There are other averments in the bill, mostly intended to give color and support to the more important allegations. It was prayed in the bill that the court declare "the title to said real estate is held in trust for the benefit of your Orator under the agreement aforesaid"; and (2) that the court pass an order appointing a trustee to transfer the legal title to said real estate; and (3) for further relief.
The defendant filed her answer denying all the essential allegations of the bill, and claiming "that said property is her own absolute property, received as a gift from her husband," and denying that she holds this property in trust, and charging that, if the plaintiff can no longer enjoy the property as his home, it is solely because of his own misconduct. She specifically denied that she had destroyed or secreted her said will, as charged in the bill.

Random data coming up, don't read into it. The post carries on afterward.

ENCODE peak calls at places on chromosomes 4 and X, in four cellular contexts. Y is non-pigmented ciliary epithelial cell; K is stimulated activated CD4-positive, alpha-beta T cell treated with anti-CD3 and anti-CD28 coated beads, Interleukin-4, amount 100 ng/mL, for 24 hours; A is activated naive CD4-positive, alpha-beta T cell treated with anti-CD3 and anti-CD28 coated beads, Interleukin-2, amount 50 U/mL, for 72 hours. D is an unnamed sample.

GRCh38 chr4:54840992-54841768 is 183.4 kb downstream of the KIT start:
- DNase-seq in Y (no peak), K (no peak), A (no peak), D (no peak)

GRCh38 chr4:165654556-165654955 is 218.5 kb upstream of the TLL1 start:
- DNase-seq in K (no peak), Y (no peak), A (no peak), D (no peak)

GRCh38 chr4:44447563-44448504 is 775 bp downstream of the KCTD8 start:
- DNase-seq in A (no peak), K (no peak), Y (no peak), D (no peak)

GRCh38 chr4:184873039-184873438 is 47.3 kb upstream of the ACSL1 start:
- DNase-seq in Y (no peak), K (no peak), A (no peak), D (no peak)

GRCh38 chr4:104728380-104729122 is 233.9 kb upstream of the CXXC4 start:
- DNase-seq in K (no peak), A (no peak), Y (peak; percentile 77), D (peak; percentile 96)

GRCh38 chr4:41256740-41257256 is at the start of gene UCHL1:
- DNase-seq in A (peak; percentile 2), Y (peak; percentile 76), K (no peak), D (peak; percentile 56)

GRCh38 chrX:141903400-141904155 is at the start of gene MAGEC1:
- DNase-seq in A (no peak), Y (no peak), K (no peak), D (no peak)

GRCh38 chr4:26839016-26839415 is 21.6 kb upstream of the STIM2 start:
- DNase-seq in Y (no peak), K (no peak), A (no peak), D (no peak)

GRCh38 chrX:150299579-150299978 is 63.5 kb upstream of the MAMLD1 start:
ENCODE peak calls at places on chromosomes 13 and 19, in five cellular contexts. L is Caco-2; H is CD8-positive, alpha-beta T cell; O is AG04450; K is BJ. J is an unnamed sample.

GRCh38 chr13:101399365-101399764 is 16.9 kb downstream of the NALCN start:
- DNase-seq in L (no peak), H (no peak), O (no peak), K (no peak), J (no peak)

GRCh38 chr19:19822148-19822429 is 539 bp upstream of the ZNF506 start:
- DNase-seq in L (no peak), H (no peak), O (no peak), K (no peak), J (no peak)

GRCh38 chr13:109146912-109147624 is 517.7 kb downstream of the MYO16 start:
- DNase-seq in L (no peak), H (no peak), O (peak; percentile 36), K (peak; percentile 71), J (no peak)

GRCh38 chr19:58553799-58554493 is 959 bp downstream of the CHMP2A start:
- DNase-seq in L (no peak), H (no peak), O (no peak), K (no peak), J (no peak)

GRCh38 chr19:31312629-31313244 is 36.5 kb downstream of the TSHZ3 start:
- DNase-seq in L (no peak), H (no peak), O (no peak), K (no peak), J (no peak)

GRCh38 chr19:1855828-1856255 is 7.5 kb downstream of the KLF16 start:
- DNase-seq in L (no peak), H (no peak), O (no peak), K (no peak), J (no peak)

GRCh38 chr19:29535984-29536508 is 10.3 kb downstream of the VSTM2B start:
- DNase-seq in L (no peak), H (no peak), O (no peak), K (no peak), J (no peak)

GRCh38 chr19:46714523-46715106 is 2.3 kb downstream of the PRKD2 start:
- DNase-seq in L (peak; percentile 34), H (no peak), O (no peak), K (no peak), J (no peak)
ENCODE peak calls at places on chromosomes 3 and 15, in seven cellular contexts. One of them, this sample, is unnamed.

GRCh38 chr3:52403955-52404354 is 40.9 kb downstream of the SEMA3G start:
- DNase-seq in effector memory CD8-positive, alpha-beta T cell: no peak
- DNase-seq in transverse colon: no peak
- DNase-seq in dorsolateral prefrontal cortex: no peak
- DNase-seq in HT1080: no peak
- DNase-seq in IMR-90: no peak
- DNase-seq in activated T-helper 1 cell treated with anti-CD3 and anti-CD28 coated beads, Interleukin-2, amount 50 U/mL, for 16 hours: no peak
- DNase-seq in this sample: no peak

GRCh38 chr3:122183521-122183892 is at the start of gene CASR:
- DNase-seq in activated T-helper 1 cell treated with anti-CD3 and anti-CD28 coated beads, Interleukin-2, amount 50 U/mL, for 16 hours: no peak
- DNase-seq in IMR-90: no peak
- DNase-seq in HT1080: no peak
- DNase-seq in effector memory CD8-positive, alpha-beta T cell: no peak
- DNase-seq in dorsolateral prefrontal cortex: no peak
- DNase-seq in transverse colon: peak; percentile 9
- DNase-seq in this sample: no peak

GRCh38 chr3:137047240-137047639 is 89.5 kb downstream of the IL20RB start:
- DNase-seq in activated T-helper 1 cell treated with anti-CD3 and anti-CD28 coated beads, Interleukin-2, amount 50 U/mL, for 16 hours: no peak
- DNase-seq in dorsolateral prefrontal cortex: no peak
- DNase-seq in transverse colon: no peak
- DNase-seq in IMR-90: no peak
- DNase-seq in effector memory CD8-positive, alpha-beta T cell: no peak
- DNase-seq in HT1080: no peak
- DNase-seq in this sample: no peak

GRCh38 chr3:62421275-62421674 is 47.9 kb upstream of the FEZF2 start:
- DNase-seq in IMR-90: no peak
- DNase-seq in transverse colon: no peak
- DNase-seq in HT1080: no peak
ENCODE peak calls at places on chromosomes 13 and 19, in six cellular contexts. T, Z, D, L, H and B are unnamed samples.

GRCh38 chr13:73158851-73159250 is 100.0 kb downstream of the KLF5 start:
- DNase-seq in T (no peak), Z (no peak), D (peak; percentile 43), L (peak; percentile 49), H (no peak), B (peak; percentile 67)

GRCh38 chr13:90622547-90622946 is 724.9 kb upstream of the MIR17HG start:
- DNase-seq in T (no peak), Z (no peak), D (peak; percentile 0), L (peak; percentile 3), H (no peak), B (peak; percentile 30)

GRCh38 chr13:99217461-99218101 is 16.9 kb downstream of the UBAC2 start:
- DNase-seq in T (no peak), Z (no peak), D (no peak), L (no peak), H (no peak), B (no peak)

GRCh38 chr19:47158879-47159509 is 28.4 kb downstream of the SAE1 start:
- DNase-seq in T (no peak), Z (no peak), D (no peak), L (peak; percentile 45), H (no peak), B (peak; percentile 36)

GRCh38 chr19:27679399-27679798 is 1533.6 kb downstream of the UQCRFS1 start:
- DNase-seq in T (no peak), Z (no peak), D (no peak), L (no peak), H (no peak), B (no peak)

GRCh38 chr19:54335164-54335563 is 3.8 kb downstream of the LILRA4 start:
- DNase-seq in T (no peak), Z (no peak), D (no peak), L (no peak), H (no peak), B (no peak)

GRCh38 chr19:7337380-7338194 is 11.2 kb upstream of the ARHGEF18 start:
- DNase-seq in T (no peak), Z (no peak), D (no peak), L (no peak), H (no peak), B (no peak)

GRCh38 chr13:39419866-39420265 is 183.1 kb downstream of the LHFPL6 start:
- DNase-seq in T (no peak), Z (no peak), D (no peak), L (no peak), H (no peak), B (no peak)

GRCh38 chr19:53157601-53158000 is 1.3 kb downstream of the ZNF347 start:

The answer alleges that her husband had treated her with harshness and cruel brutalities, which culminated in his desertion of her in September, 1933. That, when she returned from a combined vacation and journey for medical treatment of their child, she found their home stripped of many of their household possessions, and that her husband had also removed therefrom practically all of his clothing. That prior to this he had repeatedly told her that he intended to get rid of her. It was then, and only then, that she decided to seek relief in this court, by divorce a mensa et thoro, and such other relief as she was entitled to have.